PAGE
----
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Today in Christian History
Death of Leonard Euler, in St. Petersburg. He had been a notable mathematician and a dedicated Christian apologist. In the latter capacity, he experienced the gibes of Voltaire and of Frederick the Great.
Death of Elie Neau, a French Huguenot. Because of persecution, he had fled to the New World. Captured by a French corsair, he had been returned to France where efforts were made to force him to convert to Catholicism. Having refused to give way, he was kept three years in prison, a year in the galleys, and another year in a dungeon until England obtained his release. He had said to one captor, "Sir, do not pity me, for could you but see the secret pleasures my heart experiences, you would think me happy." Later, living in the United States, he ran a school for slaves.
The first American congregation of Dunkards (German Baptists) gathered in Philadelphia, PA.
Robert Morrison reaches Canton, China, where he will translate the Bible into Chinese.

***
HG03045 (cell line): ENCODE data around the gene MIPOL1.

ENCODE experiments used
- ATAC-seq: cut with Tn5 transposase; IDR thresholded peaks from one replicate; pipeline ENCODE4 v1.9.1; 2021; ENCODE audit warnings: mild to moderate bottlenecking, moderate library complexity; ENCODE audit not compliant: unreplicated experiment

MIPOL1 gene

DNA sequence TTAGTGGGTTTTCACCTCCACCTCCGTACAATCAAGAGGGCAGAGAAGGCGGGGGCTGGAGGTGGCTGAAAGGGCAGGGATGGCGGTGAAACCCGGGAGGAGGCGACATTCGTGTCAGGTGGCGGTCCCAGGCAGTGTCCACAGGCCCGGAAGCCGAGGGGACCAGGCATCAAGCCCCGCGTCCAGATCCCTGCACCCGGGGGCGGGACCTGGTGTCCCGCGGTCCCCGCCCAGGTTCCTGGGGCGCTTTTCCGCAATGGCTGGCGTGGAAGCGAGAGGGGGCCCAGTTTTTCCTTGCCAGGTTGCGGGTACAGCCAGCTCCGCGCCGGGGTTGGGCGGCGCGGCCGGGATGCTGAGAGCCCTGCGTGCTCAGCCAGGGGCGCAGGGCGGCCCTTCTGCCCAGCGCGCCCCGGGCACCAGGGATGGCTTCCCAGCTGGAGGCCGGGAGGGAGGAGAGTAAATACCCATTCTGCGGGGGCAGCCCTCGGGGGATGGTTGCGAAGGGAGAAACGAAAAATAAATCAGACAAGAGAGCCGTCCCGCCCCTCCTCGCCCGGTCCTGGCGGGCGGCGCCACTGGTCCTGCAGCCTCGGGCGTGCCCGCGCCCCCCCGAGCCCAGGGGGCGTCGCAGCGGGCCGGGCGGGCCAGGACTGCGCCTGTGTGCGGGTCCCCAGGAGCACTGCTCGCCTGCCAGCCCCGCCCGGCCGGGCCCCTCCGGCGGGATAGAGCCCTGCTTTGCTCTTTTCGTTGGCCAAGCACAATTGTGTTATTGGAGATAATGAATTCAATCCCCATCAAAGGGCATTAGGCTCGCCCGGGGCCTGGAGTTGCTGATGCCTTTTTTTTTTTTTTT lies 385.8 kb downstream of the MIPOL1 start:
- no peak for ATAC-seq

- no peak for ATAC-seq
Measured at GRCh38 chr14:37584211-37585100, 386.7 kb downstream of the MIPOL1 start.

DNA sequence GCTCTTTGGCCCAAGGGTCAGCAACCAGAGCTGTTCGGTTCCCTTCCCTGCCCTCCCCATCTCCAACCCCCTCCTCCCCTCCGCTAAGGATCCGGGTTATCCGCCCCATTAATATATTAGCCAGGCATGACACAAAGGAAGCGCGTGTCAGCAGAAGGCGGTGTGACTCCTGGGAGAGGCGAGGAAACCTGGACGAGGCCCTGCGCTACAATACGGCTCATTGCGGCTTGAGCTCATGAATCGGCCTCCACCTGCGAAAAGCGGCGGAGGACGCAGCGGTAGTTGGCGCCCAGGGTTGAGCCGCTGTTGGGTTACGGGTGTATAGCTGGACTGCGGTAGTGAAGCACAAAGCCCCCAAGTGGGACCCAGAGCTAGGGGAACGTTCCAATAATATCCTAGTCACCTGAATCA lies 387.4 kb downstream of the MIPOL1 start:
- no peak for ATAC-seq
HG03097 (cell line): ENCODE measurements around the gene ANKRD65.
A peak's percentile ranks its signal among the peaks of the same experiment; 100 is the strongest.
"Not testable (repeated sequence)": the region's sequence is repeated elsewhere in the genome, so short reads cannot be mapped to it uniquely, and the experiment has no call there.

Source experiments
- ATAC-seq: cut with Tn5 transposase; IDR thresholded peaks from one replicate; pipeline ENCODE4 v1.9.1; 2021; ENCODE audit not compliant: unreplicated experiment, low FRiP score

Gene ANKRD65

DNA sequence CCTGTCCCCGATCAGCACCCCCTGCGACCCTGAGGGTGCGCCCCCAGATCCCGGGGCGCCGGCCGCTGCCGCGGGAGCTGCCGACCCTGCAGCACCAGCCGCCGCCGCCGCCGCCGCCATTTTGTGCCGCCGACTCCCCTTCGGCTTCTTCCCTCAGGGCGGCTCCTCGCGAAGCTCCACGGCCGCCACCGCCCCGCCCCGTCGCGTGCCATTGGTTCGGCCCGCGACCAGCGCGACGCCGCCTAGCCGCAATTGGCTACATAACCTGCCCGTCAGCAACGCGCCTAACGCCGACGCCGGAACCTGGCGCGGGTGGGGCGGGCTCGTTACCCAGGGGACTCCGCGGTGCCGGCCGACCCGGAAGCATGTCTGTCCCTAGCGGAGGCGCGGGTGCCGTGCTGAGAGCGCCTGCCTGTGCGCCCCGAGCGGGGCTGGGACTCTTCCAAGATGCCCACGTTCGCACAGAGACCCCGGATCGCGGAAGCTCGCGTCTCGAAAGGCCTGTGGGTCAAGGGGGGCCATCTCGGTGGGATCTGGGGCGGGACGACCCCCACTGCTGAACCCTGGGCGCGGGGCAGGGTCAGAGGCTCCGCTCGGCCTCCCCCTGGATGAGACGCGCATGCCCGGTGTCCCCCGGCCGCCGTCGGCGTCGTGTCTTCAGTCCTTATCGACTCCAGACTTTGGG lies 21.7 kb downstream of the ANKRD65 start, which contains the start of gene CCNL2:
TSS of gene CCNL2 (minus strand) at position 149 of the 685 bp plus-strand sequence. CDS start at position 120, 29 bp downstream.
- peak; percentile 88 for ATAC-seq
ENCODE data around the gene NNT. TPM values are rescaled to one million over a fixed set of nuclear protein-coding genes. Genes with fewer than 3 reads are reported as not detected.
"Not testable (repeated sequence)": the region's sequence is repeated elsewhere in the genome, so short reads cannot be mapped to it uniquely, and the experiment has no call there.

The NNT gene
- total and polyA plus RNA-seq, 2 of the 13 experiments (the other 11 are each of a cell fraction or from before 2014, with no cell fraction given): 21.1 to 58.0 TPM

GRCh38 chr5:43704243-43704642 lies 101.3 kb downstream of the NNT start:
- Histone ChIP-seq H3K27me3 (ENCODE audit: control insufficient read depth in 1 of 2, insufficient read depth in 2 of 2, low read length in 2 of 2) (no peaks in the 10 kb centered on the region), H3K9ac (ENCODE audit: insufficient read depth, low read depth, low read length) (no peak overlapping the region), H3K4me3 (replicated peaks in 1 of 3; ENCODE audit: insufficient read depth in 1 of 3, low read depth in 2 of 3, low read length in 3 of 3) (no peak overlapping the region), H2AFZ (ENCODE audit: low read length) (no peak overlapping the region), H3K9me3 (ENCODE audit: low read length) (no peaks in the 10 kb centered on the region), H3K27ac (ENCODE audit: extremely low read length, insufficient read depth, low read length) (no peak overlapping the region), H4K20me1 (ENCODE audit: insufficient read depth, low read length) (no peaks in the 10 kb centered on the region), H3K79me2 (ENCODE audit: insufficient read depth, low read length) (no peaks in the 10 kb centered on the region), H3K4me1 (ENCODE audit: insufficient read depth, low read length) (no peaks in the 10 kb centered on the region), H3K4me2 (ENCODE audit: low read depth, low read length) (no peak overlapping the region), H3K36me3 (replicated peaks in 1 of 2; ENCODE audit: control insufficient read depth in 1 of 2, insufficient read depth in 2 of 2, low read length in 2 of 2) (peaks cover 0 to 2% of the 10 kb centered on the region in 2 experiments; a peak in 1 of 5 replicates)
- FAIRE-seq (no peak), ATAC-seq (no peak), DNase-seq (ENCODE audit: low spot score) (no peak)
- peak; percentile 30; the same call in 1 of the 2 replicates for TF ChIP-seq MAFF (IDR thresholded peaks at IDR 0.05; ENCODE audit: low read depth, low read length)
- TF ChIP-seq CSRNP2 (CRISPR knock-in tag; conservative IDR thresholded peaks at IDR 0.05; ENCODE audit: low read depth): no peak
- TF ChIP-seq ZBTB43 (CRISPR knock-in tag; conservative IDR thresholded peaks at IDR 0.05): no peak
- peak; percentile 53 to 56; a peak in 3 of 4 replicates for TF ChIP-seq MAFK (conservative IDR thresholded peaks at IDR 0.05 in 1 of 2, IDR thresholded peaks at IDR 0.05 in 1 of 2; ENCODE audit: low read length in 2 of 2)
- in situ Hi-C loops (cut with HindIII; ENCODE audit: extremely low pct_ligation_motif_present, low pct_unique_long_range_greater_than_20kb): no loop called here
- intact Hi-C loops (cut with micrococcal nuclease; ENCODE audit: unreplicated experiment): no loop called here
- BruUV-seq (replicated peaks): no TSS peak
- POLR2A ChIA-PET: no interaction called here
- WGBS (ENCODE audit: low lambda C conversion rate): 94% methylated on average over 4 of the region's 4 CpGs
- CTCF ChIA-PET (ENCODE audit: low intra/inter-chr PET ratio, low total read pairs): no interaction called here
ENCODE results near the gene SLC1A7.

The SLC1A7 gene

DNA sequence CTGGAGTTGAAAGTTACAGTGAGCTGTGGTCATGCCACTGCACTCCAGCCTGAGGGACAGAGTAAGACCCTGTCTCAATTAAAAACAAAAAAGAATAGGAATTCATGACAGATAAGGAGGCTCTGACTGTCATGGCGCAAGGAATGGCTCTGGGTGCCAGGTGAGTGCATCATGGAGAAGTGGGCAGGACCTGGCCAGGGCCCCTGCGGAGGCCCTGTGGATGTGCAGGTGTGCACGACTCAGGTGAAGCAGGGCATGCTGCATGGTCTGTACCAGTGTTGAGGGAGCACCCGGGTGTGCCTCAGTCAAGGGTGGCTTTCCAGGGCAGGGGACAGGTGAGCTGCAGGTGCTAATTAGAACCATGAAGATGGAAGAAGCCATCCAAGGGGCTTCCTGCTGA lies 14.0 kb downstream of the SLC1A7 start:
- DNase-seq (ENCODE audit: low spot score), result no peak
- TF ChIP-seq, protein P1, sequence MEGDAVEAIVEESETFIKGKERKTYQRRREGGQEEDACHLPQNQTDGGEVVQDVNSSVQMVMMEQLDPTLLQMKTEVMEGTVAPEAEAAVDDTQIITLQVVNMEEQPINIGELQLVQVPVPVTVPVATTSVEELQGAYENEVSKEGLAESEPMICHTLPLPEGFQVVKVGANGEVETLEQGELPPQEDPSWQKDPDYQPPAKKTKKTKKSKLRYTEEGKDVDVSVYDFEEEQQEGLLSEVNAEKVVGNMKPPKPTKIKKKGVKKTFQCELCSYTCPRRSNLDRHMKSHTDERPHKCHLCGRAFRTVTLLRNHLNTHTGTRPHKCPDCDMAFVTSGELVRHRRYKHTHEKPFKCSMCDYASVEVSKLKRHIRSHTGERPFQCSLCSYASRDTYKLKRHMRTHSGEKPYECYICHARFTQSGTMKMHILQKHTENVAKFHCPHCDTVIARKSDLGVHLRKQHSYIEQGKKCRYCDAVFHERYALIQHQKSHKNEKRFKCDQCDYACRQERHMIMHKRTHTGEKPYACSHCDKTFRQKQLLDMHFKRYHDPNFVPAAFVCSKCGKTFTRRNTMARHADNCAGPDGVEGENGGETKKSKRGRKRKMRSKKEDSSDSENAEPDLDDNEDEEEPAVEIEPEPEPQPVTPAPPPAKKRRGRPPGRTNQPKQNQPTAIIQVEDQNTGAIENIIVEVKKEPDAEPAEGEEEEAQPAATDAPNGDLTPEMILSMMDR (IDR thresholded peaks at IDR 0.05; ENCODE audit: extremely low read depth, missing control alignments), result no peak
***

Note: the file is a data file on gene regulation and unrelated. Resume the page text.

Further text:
Samuel Marsden is shipwrecked while sailing to take the gospel to the Maori of New Zealand.
Death of Hannah More, Christian playwriter, Sunday school leader, and philanthropist.
St. Louis, Missouri, became the site of the first Hebrew synagogue to be built in the Mississippi Valley.
Death of Starets (Elder) Macarius, who had translated many Greek texts of the holy fathers into Russian, bringing renown to the Optina Monastery.
Sir Michael Costa's oratorio Naaman receives its first performance - at the Birmingham Festival in England, the same venue which nineteen years earlier had premiered Mendelssohn's Elijah.
The first cathedral of the Syrian Orthodox Church in the U.S. and Canada was dedicated in Hackensack, NJ. The American archdiocese for this branch of Orthodoxy was created the previous year by Syrian Orthodox Patriarch Ignatius Yacoub III.
© 1987-2020, William D. Blake. Portions used by permission of the author, from "Almanac of the Christian Church"